(9) The details of the criminal cases clearly bring out that the petitioner from the year 1966 to 9th July, 1980, has been leading the life of a thief. Most of the time he has been in Jail. Yet after undergoing the sentence, he could not resist the temptation of committing another criminal act. For the last about 1' years he is not involeed in any criminal act in Delhi and that he has shifted his residence to Modinagar where, according to the respondents, his wife is employed as a teacher, which fact is being denied by the petitioner as, according to him, his wife has since expired is also established. In view of these facts the assertion of the respondents that the petitioner has merely changed his residence but in fact he continued to indulge in his criminal activities at Delhi is not made out. The respondents have not been able to establish (1) that the petitioner continued to indulge in his criminal activities at Delhi and (2) that he cannot be effectively dealt with under the ordinary criminal law of the land.
(10) In this view of the matter, we are unable to agree with the learned counsel for the State that the petitioner though living in Modinagar yet because of his past conduct in Delhi, his detention is justified on the ground that if he is allowed to be at large, his activities would be prejudicial to the maintenance of public order in Delhi. In any case, as has been noticed above, having been dealt with effectively in Delhi under the ordinary crimi nal law, as he has been convicted in as many as 22 cases, we are satiafied that the petitioner is not such a desperate character whose activities in Delhi are a great menace and hazard to the community as has been alleged by the respondents.
(11) The order of detention is also challenged by the petitioner on the ground that, in the first instance, it could only be passed for detention of the petitioner for three months. According to the learned counsel for the petitioner the period of detention could be extended from time to time by any period not exceeding three months at any one time subject, however, to the maximum period of detention of one year.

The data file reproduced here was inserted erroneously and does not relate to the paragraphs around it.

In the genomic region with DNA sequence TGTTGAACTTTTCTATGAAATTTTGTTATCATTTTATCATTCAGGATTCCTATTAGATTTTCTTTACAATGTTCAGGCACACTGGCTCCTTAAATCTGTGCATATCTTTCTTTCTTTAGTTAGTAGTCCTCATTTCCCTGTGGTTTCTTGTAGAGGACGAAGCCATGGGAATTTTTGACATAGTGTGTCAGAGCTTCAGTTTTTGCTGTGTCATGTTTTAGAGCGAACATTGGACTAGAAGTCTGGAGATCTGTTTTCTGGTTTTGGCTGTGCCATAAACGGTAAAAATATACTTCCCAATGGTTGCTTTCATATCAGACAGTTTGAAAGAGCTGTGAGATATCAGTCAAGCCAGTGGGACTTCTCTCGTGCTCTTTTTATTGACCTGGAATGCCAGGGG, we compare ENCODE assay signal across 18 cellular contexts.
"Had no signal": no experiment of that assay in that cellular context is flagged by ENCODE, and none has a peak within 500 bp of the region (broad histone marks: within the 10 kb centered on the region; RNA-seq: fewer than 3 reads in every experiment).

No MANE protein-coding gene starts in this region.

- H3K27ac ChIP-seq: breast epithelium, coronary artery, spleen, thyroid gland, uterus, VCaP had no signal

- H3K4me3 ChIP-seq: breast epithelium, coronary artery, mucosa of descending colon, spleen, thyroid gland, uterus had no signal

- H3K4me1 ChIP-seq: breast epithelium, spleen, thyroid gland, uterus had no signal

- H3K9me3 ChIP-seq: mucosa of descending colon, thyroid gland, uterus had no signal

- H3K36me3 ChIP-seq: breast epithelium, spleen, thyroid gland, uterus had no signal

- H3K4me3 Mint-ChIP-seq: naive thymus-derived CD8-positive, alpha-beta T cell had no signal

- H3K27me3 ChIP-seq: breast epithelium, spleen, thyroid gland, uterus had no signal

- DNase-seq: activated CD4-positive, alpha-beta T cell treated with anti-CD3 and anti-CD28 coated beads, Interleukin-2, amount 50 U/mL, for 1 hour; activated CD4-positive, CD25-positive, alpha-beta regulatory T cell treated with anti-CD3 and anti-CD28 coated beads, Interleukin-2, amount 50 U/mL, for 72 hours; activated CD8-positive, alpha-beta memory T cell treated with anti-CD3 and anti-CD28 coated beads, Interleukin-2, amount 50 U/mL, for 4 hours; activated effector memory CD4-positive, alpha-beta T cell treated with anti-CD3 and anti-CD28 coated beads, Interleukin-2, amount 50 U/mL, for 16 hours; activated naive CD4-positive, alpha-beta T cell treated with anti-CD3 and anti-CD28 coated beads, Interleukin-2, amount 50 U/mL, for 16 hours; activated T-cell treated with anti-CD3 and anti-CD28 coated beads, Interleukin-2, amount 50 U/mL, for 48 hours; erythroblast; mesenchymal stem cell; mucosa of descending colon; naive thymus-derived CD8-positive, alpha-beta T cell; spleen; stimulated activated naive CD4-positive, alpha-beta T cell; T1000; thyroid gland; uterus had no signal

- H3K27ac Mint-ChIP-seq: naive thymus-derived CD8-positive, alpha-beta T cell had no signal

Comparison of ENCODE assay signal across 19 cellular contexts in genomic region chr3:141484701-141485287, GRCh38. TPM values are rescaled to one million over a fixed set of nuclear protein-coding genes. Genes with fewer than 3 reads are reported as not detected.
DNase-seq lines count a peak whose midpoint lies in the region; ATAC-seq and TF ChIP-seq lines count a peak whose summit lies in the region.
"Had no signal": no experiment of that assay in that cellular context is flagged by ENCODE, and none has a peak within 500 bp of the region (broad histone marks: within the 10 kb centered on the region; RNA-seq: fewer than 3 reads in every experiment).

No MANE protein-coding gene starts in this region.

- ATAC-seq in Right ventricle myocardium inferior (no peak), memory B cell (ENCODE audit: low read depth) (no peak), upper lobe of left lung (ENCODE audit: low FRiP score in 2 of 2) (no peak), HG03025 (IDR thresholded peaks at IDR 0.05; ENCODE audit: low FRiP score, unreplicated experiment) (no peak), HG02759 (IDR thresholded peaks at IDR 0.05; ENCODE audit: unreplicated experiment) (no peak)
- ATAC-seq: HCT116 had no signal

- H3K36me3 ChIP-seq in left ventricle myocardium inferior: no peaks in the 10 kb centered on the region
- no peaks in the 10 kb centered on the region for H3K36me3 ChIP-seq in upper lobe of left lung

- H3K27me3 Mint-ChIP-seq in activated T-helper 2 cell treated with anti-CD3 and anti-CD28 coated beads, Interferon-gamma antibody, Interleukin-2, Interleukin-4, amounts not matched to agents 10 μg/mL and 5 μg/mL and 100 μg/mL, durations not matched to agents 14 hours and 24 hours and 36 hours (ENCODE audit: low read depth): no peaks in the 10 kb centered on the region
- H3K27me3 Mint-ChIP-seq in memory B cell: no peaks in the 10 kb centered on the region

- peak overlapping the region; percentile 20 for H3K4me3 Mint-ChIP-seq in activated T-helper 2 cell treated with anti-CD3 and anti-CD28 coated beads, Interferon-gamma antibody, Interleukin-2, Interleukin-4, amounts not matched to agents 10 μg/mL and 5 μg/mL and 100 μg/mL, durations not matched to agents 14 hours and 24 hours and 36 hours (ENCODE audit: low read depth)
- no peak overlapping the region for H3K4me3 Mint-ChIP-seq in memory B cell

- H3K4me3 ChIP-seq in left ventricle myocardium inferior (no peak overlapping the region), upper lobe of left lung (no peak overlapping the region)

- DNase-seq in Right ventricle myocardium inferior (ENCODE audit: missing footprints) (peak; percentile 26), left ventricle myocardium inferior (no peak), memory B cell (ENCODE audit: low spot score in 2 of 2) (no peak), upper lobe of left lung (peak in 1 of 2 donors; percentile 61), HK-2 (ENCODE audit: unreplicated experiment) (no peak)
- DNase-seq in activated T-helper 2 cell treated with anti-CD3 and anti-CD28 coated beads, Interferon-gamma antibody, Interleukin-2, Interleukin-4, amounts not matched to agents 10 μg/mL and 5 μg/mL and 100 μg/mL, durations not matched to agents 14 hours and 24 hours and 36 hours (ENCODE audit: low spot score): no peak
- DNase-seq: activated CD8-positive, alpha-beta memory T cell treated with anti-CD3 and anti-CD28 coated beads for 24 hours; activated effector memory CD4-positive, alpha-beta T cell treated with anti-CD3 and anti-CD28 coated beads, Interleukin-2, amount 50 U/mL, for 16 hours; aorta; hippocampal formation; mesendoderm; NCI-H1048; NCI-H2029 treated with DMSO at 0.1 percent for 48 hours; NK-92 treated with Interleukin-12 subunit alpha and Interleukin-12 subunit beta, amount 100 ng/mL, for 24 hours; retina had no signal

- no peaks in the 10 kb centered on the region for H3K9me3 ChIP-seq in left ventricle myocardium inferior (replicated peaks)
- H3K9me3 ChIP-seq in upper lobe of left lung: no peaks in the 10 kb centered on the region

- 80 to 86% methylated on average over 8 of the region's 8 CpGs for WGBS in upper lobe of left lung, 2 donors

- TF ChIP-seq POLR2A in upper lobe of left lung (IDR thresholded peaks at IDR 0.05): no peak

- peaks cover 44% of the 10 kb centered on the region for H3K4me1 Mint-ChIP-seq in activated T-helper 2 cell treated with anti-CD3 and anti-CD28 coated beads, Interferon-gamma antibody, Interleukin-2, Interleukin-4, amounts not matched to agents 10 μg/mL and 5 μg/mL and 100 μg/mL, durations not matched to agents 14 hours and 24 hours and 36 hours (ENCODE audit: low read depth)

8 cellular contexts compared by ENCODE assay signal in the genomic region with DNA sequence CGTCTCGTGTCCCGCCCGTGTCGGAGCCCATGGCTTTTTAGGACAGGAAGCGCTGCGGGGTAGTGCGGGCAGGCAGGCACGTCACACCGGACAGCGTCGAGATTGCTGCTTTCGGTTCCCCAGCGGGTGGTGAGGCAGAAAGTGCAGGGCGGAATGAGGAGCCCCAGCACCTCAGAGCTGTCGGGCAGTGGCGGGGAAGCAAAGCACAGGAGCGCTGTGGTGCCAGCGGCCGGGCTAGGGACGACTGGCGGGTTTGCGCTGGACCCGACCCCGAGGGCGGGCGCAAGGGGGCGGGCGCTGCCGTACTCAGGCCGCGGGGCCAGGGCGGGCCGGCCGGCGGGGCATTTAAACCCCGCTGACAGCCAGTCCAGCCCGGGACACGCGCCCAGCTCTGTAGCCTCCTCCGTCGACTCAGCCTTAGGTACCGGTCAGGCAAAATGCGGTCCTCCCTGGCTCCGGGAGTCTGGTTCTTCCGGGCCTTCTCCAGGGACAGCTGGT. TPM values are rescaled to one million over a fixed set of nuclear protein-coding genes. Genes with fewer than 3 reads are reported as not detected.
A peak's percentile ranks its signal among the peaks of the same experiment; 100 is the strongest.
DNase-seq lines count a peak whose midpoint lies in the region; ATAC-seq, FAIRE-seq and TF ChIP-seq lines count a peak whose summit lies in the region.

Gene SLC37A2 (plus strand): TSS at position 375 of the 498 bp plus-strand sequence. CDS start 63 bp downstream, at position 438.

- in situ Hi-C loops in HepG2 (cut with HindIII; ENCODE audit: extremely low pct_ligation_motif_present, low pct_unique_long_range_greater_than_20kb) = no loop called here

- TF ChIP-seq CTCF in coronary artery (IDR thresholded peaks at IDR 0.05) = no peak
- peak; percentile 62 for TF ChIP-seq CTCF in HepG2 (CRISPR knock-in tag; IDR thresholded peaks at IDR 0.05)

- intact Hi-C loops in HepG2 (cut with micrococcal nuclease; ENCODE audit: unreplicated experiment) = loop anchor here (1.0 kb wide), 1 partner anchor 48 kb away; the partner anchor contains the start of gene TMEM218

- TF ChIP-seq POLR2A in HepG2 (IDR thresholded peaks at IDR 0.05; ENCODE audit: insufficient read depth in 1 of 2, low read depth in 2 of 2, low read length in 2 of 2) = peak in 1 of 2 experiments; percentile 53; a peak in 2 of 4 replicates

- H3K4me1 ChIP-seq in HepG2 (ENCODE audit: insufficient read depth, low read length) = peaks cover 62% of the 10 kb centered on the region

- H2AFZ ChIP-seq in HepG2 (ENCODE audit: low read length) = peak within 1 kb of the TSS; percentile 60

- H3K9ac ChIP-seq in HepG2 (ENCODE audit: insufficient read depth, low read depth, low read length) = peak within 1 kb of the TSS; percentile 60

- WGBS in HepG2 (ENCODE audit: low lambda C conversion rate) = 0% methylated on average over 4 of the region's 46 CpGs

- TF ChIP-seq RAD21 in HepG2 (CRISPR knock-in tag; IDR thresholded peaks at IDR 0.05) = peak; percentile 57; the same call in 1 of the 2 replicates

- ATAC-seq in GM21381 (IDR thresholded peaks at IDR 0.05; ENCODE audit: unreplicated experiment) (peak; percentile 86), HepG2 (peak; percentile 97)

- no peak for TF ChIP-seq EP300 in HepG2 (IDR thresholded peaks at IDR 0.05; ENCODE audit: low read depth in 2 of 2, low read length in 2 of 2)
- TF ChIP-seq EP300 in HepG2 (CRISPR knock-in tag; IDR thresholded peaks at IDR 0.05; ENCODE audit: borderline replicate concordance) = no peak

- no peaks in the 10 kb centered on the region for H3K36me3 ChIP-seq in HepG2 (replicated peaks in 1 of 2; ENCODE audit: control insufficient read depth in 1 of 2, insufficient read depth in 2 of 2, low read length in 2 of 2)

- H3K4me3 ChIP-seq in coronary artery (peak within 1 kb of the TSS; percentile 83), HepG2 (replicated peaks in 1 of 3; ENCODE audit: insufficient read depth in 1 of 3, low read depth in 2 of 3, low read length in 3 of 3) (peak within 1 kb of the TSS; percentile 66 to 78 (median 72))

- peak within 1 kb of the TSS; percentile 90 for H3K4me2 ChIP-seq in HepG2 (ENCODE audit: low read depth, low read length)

(12) The submission is entirely misconceived and is based on a misreading of Section 3 of the Act. Mr. Kapur's reliance on proviso to Subsection (3) of Section 3 is misplaced. Under Sub-section (3) of Section (3) the State Government is empowered to delegate its power to the District Magistrate or Commissioner of police, conferred on it by Sub-section (2) of the said Section. However, the delegation in the first instance, has to be for three months. Under the proviso to Sub-section (3) of Section 3 'the State Government may, if satisfied as aforesaid that it is necessary so to do, amend such order to extend such period from time to time by any period not exceeding three months at any one time'. By this proviso, the delegated power to the District Magistrate or the Commissioner of Police, has to be extended from time to time by a period not exceeding three months at any one time. This limitation has no bearing as far as the detention order itself is concerned. After having been approved by the Advisory Board it is open to the Administrator and to confirm it for a total period of 12 months. It was not disputed before us that the power of the Commissioner of Police was extended beyond three months after the first order. The order of detention itself shows that it was being passed by the then Commissioner of Police in exercise of the powers conferred upon him under the Act and vide notification of the Delhi Administration dated 17thJuly, 1981. The order of detention was passed within two months of the notification. It is apparent, thereforee, that the Commissioner of Police was duly empowered to pass the detention order.
(13) The result is that the detention of the Petitioner is set aside as the order of detention dated 17th September, 1981, as confirmed on 31st October, 1981, is bad. The petition is granted.